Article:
It's been 20-some years since I've lived in France and over time I've come to appreciate and revel in the quality and philosophy of life so precious to those born into the culture.
Still. . . There are those petite acts of politesse that don't come naturally to me and one in particular makes me uncomfortable. Just for fun I thought I would share these personal quirks with you. I do not rebel against them mind you, nor have they become reflexes, I perform the"rituals" because they are considered correct and I do not wish to offend unnecessarily.
My TOP 10 Challenges:
1.) Bonjour et Au revoir: You may know that one is supposed to say those words upon entering and exiting a boutique where under normal circumstances I like to keep a low profile. But the greetings don't stop there: You're supposed to say hello and goodbye in the waiting rooms of doctors, lawyers and similar situations which entail entering a room full of strangers all by yourself. (This is the one that makes me uncomfortable. I like to slither in unnoticed.)
2.) Answering machines: I hate leaving messages in English, but in French I get all discombobulated. Sometimes I just say "Bonjour, c'est moi!" and friends figure out who called by my accent.
3.) Verbs: What can I say? I stick to present, past, future and still make mistakes. The other day the husband of a friend of mine told me it was time to move on to the subjunctive. Right.
4.) Lettuce: You probably know this one, but I'll tell you if you have a vicious hostess who doesn't rip up the leaves of her lettuce into reasonably bite-size pieces you are confronted with that wrap and fold technique so familiar to the French in order to never, never, never cut a piece of lettuce as long as you live. It's tricky and sometimes even the most delicately constructed package can come apart allowing a corner to flip out and splash vinaigrette on your Chanel blouse (whatever. . .).
5.) Tines down: When setting the table and when the meal is finished. When the table is set, the forks are always placed with the tines facing the table. I've been given two explanations for this. One, it's less aggressive (what?). Two, it displays the stamp and name of the orfèvrerie, like Christophe, Puiforcat or family heirloom pieces for example. When the meal is finished the fork and knife are placed on the plate of course, but with the tines down thus signaling "the end."
6.) Fish: When a whole fish is beautifully presented on its purpose-made magnificent serving piece, I always say a little prayer that I will not be the first person offered the platter. Cutting the first piece, dealing with the serving fish knife and fork and figuring out how to cut from the back end by the tail, because I'm not supposed to cut from the front because I'm waaaaaay too polite to do that, is a trauma/drama for me. (You know, relatively speaking.)
7.) Wine: You probably know this one too. A woman never, ever touches the bottle of wine or the carafe, decanter holding same. That's a man's job. Yep. I've found the quickest, easiest way to get my wine glass re-filled is to start the conversation about "isn't it interesting in France only men serve wine" and usually, presto, my empty glass is no longer.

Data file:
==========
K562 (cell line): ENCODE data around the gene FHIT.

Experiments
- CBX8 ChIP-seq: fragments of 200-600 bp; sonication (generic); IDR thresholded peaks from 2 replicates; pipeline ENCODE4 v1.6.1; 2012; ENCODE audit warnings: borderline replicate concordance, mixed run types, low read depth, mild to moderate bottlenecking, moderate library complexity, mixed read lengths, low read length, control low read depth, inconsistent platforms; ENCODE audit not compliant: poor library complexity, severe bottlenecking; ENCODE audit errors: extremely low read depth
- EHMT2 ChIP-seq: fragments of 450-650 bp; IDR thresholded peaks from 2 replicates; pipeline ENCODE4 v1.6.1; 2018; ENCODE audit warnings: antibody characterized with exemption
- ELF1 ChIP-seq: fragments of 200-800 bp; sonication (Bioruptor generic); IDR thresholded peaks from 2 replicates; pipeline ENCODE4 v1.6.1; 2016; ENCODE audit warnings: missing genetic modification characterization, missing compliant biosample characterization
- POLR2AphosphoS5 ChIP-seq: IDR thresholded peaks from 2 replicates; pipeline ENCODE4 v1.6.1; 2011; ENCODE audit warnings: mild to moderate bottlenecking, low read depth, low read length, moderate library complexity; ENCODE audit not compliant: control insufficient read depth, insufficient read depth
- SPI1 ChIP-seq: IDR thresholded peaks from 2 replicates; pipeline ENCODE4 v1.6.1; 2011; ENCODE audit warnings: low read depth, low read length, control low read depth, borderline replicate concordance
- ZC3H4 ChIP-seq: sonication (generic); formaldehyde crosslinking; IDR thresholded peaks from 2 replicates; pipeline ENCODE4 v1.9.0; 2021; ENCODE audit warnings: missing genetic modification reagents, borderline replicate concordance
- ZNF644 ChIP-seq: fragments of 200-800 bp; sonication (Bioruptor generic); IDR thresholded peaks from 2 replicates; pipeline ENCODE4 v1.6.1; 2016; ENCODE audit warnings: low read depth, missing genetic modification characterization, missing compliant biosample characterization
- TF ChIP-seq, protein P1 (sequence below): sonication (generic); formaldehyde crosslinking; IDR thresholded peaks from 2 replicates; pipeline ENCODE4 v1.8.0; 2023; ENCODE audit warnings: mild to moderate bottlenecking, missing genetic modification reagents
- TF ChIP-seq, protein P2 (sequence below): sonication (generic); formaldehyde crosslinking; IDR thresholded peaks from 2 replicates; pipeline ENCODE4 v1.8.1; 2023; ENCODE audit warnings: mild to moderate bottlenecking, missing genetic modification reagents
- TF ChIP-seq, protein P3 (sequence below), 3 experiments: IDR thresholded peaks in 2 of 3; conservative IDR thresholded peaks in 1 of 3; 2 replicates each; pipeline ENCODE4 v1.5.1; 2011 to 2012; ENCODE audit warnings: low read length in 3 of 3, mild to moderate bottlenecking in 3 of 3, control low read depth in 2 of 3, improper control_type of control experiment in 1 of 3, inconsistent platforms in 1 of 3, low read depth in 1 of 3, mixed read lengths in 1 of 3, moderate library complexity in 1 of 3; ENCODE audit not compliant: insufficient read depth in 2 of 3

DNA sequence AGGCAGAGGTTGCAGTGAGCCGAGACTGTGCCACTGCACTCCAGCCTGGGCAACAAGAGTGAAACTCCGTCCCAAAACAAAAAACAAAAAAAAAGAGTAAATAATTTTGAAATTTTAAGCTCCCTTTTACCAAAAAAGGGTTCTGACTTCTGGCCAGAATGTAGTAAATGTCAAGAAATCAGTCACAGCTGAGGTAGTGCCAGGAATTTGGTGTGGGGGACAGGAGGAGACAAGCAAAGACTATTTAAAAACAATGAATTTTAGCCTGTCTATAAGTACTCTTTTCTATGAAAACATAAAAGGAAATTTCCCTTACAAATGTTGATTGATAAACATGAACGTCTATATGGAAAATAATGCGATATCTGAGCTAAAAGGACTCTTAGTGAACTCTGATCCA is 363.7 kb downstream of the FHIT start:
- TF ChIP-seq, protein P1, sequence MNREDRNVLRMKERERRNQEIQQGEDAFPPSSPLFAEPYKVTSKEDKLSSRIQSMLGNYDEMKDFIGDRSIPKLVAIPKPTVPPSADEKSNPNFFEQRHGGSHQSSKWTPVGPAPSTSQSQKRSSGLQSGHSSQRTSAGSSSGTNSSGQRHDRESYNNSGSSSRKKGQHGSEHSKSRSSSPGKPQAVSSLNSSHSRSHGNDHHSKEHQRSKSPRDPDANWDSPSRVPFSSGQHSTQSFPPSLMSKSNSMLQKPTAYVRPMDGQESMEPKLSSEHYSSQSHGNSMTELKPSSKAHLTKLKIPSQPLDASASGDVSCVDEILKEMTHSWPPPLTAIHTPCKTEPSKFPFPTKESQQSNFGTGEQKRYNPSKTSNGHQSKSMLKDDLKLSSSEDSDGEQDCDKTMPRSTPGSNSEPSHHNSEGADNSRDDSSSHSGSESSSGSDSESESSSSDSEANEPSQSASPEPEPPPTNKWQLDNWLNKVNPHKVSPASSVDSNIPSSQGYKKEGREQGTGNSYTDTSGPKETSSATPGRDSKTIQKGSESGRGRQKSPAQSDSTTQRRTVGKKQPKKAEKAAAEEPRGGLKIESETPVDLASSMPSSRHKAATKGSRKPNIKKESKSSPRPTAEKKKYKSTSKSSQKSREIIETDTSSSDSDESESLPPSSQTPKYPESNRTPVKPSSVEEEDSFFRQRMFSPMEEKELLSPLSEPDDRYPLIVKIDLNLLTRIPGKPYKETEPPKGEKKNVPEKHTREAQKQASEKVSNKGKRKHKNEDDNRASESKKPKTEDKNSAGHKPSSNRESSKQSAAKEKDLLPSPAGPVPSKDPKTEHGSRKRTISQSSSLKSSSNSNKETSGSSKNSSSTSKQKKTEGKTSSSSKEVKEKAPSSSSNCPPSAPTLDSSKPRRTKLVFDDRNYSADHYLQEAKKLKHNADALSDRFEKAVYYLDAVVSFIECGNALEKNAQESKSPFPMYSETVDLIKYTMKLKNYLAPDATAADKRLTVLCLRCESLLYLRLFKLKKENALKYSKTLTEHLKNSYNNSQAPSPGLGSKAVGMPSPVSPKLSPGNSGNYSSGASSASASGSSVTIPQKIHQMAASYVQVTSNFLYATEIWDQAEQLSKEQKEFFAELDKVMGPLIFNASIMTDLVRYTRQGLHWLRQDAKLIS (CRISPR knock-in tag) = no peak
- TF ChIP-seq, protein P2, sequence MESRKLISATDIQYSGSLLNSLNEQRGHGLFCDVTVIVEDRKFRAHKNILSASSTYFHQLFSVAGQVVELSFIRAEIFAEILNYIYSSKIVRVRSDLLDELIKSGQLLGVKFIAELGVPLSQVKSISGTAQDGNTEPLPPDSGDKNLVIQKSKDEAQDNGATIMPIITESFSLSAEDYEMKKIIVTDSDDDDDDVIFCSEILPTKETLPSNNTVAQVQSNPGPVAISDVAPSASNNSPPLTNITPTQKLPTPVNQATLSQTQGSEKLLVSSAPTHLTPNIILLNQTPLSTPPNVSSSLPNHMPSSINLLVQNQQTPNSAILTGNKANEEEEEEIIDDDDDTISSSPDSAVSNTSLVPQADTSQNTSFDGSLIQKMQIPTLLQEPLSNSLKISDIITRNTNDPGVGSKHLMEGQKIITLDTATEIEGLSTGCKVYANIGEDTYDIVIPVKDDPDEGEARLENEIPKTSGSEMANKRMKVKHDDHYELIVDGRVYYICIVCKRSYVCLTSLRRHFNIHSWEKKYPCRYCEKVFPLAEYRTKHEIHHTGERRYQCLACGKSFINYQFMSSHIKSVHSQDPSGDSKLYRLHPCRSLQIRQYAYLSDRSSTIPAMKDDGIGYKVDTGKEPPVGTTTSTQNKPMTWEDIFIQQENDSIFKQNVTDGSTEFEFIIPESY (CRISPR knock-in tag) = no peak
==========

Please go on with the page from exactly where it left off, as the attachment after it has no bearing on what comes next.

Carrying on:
The carafe d'eau is ambiguous. Theoretically women can serve water, but not really or we ask permission or we pass out from thirst. My technique is when I want something a table I ask for it. I'll turn to the man nearest me and ask him to pour water for me. I'm more wily with wine.
8.) Salt and pepper: This one I'm not sure about. When in the States at least when someone asks for salt, we pass the salt and pepper together, in France when someone asks for salt, they want salt. Period. I've read in etiquette books that that's the way it's done. I still pass both because I've seen lots of errors in etiquette books on French manners written mostly by non-French "experts." (I'll get to that in a moment.*)
9.) Sorbet: It's eaten with a fork. My friend Jean (American) says she finds it "amusing" and for years has been eating sorbet with a fork in the privacy of her own home without a French person in sight. When I asked my reason-for-living-in-France "what about the sorbet that melts on the bottom of the dish?" He said: "Eat fast or leave it." We eat sorbet with spoons when we're alone.
10.) The LBD: Truly, it is essential to find that perfect Little Black Dress. The world revolves around it. I have a confession to make: I still haven't found mine. (I have a long black evening gown, but looking like a fool at a dinner party is not one of my top priorities.)
Imagine what you could do for the rest of your life with the one Coco Chanel is wearing.
I can't decide whether I'm miserable about my lack of success or whether I'm just not a LBD femme. I haven't stopped looking and if I win the lottery I know a tiny couture maison to which some of the best dressed women in Paris turn for their LBDs and other wardrobe wonders.
*I don't care what you've heard, been told or read -- you MUST trust me: One never says "bon appétit" at table before a meal. A waiter might say it to you in a restaurant, but at a dinner party it's déclassé. Many French people say it, but Nadine (de Rothschild) would counsel against it. As my other best friend (and also a baronne like Nadine -- except by birth and not by marriage) says: "How would someone from another country know this? They hear it all the time. Of course we never think twice about it when it's said by an etranger."
You know this, but I shall repeat it because I see it and I want you to know the best of the best. Whatever sauce left on the plate after the meal is finished, stays on the plate. No matter how tempting, one must not clean up with a piece of bread.
Once again you are witness to another detour, aside, digression, but if I don't plow ahead with something that jumps into my mind unbidden it could be lost forever and that would be tragic.